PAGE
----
Still the strain was beginning to show and Poppy was physically and emotionally exhausted. If anyone was a victim in this drama it was her. CHTL was really not suffering in any great way, in fact he was greatly amused by his experience. The IRA had chosen their path and even though it hadn't given them the desired outcome, which was the release of their comrades, they had scored massive points in the propaganda war. Their prisoner had turned out to be a pain in the nether regions, who prevented them from doing their usual raids and attacks, but he had also proved to be a nice chap, who greatly amused them and was very good company.
The British had egg on their face and were smarting badly from the sheer humiliation of it all, but that was all part of the game they were playing. For once, in this tragic period of history, no one lost their life and apart from Colonel Danford, who recovered, no one was seriously hurt. CHTL's parents and siblings were staying strong, Cuthbert had been in worst scrapes and survived and even grandmother was holding onto life to see her grandson free. But the emotional roller-coaster of the last few years; plus the energy torn out of her by childbirth and having to deal with a demanding baby; threatened to sap the last remnants of strength from Poppy.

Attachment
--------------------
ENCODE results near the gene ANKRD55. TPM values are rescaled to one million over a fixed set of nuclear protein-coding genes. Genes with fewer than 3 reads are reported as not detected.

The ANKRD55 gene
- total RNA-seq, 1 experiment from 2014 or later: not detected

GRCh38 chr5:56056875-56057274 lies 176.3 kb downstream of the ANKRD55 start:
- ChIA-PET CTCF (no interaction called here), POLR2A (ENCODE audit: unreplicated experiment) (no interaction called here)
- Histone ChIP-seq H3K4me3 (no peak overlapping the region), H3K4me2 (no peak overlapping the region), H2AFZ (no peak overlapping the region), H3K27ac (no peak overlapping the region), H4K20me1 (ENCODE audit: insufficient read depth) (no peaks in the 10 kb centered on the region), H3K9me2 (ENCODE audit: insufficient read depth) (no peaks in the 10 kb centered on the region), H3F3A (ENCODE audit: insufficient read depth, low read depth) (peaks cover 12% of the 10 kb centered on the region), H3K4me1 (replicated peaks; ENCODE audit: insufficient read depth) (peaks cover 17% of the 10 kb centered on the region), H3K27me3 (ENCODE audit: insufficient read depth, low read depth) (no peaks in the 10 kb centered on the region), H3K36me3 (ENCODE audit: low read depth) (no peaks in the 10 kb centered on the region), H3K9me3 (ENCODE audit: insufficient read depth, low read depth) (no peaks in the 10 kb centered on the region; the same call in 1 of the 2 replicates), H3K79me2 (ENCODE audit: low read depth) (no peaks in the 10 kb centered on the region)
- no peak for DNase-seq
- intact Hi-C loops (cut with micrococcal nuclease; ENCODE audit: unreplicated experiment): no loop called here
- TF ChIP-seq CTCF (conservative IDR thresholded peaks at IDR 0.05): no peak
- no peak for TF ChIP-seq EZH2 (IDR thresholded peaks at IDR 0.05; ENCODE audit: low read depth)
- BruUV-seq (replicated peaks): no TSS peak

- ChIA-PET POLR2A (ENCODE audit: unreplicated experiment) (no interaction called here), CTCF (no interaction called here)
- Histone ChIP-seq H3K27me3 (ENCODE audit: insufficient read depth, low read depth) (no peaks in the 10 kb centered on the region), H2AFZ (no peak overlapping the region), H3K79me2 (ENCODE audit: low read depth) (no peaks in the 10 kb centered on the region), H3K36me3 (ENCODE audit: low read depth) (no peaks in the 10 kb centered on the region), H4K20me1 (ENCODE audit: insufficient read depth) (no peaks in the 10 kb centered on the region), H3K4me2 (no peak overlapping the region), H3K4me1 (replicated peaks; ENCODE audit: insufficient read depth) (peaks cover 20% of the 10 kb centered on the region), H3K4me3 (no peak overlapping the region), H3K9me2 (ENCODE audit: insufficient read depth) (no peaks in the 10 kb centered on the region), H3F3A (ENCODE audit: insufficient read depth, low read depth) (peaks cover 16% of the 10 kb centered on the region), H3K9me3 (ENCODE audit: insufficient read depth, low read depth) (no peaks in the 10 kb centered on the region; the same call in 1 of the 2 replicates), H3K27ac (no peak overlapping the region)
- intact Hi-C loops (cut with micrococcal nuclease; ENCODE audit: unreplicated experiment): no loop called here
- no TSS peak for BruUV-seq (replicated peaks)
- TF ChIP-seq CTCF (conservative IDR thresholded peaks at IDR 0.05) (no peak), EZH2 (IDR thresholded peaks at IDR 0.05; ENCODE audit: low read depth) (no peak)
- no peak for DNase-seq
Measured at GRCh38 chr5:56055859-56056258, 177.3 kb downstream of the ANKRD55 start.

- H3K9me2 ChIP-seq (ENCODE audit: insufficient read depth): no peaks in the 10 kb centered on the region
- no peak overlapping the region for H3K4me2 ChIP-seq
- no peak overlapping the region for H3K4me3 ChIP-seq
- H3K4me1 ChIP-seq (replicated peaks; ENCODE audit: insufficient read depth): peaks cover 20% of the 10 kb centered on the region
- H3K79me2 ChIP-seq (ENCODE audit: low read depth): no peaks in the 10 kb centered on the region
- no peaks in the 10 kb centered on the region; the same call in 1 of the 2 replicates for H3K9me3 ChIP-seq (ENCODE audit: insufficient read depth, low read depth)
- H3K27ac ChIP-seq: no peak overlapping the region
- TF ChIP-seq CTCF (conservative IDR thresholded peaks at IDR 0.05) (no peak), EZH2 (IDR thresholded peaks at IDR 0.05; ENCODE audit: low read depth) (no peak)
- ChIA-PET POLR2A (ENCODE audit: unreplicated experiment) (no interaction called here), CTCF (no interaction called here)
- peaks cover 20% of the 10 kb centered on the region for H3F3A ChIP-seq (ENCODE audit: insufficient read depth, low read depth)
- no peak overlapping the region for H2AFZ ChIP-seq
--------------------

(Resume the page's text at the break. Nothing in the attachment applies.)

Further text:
Ascot Priory was an Anglo-Catholic priory in Berkshire, established in 1861. It was the mother house of the Society of the Most Holy Trinity, a community of nuns within the Anglican Communion. It now serves as a church and spirituality centre. In it’s time it was an orphanage, a convalescence hospital, a girl’s school and a place for spiritual retreat. It was possibly those being cared for in the convalescence hospital, along with the nuns, who were praying for Poppy and her missing husband. The nuns at the time couldn’t be described as “old people” as there were at least several very young nuns there at the time. Poppy would have taken great comfort from hearing that these ladies were supporting her in prayer.
Relationships with CHTL